Pagan burial customs

 Belief in physical death is not the end of life.  At death you become in a state of rest, where healing and renewing of energy are done in preparation of rebirth.  At death the body is washed with a mixture of spring water, a few drops of ocean water, scented oil, and the herb rosemary for purity and protection.  During the washing special blessings similar to prayer are said.  The body is wrapped or dressed in a simple dress or cloth. A natural burial may be chosen.  Services may take place outside, this acknowledges nature.  They may invoke the four elements, earth, air, water, fire. Air is in the East, Water is in the West, Earth in the North, Fire is in the South.  There may be a wake or reception after the funeral.

Native American burial customs

 Native American burials are generally green.  Services are both sacred and communal.  All creation is considered sacred.  Unseen powers and mysteries are accepted and integrated into their beliefs with out question.  Death is thought of as a journey to another world.  Personal items can be placed into the coffin.  Can integrate Christian beliefs into services.

Polynesian burial customs

Samoan burial customs

Both ancient traditions and Christian traditions are blended together at death.  Traditionally death is considered God’s will. It is also believed that one should die at home.  This is because of the belief that one’s spirit could cause problems for the family.  Traditionally burial happens the day after death.  Now, it is common for a delay for other family members overseas to get there.  Funerals are flooded with gifts for the family, and in return the family gives gifts to their visitors.  A lavalava (skirt like wrap) is worn by men with a white shirt, tie, jacket and leather sandals.  A Pulu tasi (Muumuu) is worn by women.  The casket is open for visitation and closed for the funeral.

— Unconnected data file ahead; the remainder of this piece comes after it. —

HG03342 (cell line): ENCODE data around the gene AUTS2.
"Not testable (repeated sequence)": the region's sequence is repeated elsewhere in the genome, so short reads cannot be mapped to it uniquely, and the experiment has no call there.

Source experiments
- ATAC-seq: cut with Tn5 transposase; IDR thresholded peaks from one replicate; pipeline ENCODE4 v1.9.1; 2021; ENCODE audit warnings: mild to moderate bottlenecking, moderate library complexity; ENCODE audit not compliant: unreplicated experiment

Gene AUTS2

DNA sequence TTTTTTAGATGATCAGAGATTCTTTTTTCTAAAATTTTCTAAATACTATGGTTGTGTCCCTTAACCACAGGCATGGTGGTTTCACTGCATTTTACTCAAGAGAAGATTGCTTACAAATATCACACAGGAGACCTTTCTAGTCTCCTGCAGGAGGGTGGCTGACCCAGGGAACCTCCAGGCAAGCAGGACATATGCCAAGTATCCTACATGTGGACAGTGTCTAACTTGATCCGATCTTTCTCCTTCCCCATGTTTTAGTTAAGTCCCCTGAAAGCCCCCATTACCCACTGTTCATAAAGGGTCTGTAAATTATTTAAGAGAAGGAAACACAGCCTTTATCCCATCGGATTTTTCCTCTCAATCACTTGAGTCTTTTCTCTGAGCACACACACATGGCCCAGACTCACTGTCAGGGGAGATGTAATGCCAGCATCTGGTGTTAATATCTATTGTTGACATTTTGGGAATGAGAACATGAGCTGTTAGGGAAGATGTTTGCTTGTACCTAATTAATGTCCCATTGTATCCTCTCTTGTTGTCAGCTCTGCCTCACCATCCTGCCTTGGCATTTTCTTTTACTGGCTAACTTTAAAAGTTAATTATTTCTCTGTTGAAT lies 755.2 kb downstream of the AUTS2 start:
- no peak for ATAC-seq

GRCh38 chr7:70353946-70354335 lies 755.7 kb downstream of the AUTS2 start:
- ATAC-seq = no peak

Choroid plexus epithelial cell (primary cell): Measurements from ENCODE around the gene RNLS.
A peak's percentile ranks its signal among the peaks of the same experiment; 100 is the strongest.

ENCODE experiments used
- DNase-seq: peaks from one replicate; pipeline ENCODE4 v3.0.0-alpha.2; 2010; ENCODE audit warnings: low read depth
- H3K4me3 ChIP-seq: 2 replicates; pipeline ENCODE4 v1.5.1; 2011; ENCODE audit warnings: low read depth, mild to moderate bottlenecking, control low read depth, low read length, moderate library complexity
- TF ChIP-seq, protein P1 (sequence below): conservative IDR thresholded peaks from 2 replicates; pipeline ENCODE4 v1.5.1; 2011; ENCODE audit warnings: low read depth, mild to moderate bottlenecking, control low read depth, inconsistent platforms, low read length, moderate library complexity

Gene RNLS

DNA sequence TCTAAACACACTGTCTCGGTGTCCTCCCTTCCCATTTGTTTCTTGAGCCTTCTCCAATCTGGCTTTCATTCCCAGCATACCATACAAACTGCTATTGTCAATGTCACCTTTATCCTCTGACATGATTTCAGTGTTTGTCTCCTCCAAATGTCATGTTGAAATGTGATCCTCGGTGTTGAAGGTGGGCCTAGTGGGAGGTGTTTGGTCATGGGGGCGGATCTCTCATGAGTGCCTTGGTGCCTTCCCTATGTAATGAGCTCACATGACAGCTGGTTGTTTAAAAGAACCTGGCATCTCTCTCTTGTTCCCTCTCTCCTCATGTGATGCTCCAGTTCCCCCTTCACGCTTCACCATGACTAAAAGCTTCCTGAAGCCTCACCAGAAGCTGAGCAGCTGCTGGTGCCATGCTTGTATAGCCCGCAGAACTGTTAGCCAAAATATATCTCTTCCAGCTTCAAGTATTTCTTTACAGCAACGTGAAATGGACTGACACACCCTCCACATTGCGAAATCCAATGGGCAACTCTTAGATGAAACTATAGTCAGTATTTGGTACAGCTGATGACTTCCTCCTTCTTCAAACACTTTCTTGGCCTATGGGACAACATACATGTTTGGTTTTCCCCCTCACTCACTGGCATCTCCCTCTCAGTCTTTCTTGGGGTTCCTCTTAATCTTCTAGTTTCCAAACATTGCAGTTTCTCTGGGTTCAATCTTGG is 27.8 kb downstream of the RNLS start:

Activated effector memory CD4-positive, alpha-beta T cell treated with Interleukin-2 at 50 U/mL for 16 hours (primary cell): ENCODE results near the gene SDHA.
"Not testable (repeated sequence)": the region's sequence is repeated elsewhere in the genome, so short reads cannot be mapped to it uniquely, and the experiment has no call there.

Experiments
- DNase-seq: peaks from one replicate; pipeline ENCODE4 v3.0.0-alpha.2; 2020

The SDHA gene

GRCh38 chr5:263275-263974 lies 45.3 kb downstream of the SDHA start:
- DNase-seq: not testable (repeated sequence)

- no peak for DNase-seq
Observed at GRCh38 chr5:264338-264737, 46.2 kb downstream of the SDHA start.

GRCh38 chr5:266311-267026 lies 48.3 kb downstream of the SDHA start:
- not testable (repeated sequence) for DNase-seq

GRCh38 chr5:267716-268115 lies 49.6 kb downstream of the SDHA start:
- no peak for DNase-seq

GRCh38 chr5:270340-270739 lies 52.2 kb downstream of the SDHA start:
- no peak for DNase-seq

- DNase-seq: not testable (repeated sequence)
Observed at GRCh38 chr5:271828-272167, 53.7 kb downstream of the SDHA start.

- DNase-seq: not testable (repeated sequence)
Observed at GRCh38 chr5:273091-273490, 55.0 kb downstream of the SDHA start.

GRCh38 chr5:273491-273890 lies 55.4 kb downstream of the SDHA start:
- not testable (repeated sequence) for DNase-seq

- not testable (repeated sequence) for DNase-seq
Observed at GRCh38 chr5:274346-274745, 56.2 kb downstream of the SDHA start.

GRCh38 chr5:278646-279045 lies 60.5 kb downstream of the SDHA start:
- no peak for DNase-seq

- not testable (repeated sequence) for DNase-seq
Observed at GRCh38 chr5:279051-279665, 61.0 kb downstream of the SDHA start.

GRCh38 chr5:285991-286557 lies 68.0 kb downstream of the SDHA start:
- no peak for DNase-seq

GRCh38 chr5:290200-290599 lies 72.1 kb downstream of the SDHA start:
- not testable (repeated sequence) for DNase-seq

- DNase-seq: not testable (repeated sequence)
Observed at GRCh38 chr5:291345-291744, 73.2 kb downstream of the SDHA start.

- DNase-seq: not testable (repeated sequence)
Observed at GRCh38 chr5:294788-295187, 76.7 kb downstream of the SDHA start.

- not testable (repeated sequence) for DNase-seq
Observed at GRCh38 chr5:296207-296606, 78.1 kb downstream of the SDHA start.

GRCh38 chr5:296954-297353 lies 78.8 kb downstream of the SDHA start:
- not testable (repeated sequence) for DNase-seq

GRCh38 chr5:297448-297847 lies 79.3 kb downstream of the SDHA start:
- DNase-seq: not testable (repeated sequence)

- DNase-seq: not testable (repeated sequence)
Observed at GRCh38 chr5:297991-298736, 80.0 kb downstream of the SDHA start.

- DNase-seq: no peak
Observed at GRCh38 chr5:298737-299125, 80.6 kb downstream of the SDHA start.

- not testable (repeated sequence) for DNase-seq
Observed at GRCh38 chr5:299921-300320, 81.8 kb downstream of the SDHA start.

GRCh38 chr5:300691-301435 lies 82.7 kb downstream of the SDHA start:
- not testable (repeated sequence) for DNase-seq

Tongan burial customs

 In Tonga colorful quilts are placed on racks at the grave and are exposed to the elements.  They are place when they become worn.  The grave itself is a concrete crypt covered in sand.   Due to the tropical climate burial is done as soon as possible.  They come together at church for mass and prayer.  The next morning the deceased is carried to the graveyard on trolley or truck decorated with quilts, straw mats, and tapa mats.  Before the body is lowered into the crypt the body is wrapped in tapa mats and banana leaves.  Then the crypt is covered with sand and decorated.  Gift exchange is similar to Samoan tradition.

Hawaiian burial traditions

 Some ancient burials happen in caves, some in Sand dunes.  The body is laid out and then put into a kneeling position with knees drawn into their chest. A rope is placed around the knees and neck.  The rope was then pulled tight into a rounded shape.  Then the body was wrapped with tapa mats.  Burial at sea is also considered an ancient tradition.  Bodies of fishermen were wrapped in Red cloth then put into the ocean to be eaten by the sharks.  There was a belief that the recently departed spirit would control the shark’s body and protect the fisherman from future attacks.

 Modern burial customs are similar to other traditions.  Services can be held in a church, funeral home, gravesite, or private home.  The casket is usually buried in the ground.  In Hawaiian tradition, brightly colored clothes are worn.  Black is not to be worn at the funeral.  Family and friends will gather together for dinner that evening.

Maori burial traditions

 Maori believe that wairua (soul) is returned to Hawaiki (ancient homeland).  This is accomplished through a spirit journey to Cape Reinga, (Te Rerenga-Wairua) the leaping place of spirits to the underworld.  The funeral ceremony is normally held at a marae, a courtyard in front of a meeting house where the deceased stays in an open casket with photos and flowers for those grieving to visit.  In modern times the funeral lasts three or more days.  The burial takes place on the last day.  In ancient times mourning could last for several weeks before burial. 

Chinese burial traditions

 Depending on age at death will reflect the type of funeral.  Chinese customs of burial for the young can be difficult because of the custom that elders will not show respect to someone younger than they are.  If a person is unmarried their body has to stay at the funeral home.  The parents are not allowed to offer prayers over the body.  This is reserved for their children.  If a child or infant dies there will be no funeral service.